Me: *shocked at this information, because a car is almost essential to live and work in San Diego* “I see. Well, how did you expect to drive the car to Los Angeles if you don’t know how to drive?”

Customer: “I… I honestly don’t know. I hadn’t thought that far ahead. I really need to have driver’s license to rent a car?”

Me: “Yes, ma’am, you really need a driver’s license to rent a car.”

(The customer thanks me for my time and walks out. I go back to cleaning and organizing the front office. Two hours later, the same customer walks back in, and my coworker is working the front counter. I am on my lunch in the next room and overhear entire conversation.)

Customer: “I want to rent a car to visit family in Los Angeles.”

Coworker: “Okay, not a problem. We have a compact car available. I will need a driver’s license and a credit card.”

(The customer opens her purse and places a credit card and a driver’s license on the counter.)

Coworker: *grabs credit card and license and looks them over* “Ma’am, I need your driver’s license; I think this is your husband’s.”

Customer: “That’s not what I was told earlier by the other guy. He said I just needed a driver’s license.”

Coworker: “That is correct. You need a driver’s license, issued to you, in your name. Not a driver’s license you found on the street. Besides, the driver’s license you gave me is six years expired, anyway. I can’t take this because it is no longer valid.”

Customer: *begins yelling* “I was told I needed a driver’s license. I never got a driver’s license, so I went and bought one. I paid $200 for this license off a guy from Craigslist. Here is a driver’s license; now give me a car!”

Coworker: “Let me get my manager.” *goes to the next room and asks me to come out*

Me: “Ma’am, I have overheard everything from the next room, and [Employee] is correct. You need a driver’s license issued to you. Not one you bought online, and definitely not an expired license you bought online. We will not be renting you a car; I’m going to have to ask you to leave.”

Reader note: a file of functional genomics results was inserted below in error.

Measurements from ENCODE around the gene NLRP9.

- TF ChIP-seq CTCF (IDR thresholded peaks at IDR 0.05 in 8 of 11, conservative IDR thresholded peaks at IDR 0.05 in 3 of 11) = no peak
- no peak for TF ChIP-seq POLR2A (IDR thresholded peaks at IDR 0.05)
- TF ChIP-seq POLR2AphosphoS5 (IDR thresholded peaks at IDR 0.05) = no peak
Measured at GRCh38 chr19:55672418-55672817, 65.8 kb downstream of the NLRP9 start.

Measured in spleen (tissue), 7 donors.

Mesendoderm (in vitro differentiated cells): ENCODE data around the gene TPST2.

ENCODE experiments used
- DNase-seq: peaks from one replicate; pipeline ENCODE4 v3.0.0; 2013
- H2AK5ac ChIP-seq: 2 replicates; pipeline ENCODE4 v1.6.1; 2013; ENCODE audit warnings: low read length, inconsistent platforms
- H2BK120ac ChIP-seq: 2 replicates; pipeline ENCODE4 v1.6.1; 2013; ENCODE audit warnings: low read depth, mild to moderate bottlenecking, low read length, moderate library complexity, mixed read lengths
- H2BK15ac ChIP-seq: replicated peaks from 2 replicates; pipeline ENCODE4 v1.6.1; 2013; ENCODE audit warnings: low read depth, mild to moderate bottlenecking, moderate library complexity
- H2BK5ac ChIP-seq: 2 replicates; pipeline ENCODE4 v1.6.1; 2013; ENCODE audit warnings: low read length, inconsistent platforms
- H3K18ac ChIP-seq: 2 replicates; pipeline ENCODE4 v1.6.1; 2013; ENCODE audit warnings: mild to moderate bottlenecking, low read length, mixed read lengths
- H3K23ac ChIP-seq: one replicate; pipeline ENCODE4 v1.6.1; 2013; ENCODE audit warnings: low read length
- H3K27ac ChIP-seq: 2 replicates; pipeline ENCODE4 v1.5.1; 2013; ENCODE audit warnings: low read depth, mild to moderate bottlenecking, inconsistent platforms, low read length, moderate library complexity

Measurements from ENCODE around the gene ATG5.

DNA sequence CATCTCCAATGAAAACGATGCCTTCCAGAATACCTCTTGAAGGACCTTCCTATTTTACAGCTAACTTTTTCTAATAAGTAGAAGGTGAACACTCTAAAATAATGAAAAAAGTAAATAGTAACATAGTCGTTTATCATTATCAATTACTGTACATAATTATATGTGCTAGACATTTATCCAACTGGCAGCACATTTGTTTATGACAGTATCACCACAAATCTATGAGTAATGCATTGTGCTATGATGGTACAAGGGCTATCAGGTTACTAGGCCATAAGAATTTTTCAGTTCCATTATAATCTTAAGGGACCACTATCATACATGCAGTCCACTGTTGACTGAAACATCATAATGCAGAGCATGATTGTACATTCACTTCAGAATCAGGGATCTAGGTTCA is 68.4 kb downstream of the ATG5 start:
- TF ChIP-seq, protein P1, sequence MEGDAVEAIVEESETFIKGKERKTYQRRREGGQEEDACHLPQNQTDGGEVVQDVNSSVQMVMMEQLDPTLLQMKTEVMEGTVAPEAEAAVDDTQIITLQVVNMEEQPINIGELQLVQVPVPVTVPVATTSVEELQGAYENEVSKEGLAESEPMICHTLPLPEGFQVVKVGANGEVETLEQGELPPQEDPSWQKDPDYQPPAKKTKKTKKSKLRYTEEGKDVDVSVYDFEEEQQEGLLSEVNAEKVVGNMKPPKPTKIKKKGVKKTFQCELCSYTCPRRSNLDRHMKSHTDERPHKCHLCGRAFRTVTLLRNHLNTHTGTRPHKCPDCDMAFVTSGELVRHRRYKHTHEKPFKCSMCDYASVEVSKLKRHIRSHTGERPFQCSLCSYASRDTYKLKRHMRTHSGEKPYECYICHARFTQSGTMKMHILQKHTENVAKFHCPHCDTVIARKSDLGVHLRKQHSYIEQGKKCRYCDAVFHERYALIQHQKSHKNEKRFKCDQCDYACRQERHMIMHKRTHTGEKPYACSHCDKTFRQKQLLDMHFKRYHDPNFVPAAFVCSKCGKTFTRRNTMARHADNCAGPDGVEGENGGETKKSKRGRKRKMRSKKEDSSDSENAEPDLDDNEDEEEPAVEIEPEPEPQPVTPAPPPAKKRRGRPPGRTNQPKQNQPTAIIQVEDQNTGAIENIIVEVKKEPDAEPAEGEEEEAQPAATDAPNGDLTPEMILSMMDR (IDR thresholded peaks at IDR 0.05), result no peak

Customer: “You told me I needed a license. Take my license and give me or car, or else I will call the police!”

Me: “Don’t bother. I will call them, instead. Have a seat.”

(The customer sat in a chair. When a police officer showed up, she explained to him why they were called. He asked to see the driver’s license and promptly arrested her for identity theft.)

Give Them An Inch And They’ll Want To Drive Miles

, , , | Right | December 5, 2018

(An employee and I work at a truck rental location, and every so often customers come in asking for the wrong size truck. On this day the employee chooses to give the customer what they asked for.)

Customer: *walks up to counter where employee is standing* “I’d like to rent one of your 15-inch trucks.”

Employee: *with a puzzled look on his face* “I’m sorry?”

Customer: “What aren’t you understanding? I want to rent a 15-inch truck!”

Employee: *looks over at me before reaching for the toy truck on the sale rack behind us* “Okay, sir. That is one 15-inch truck. That’ll be $10.55. Would you like to pay cash or card?

Customer: *visibly frustrated while others in the lobby giggle a little* “You think you’re funny, boy? That not what I said!”

Employee: “Yes, sir, it was. You asked for a 15-inch truck. If you are looking to rent a 15-foot truck, I’d be more than happy to help you with that, as well.”

Customer: *looks confused, then finally puts it together*

(The next day the manager called stating the employee had a complaint against him. The manager laughed and asked if the customer got the truck. The employee stated he got them both.)

You Have The Devil To Pay

, , , , , | Right | October 23, 2018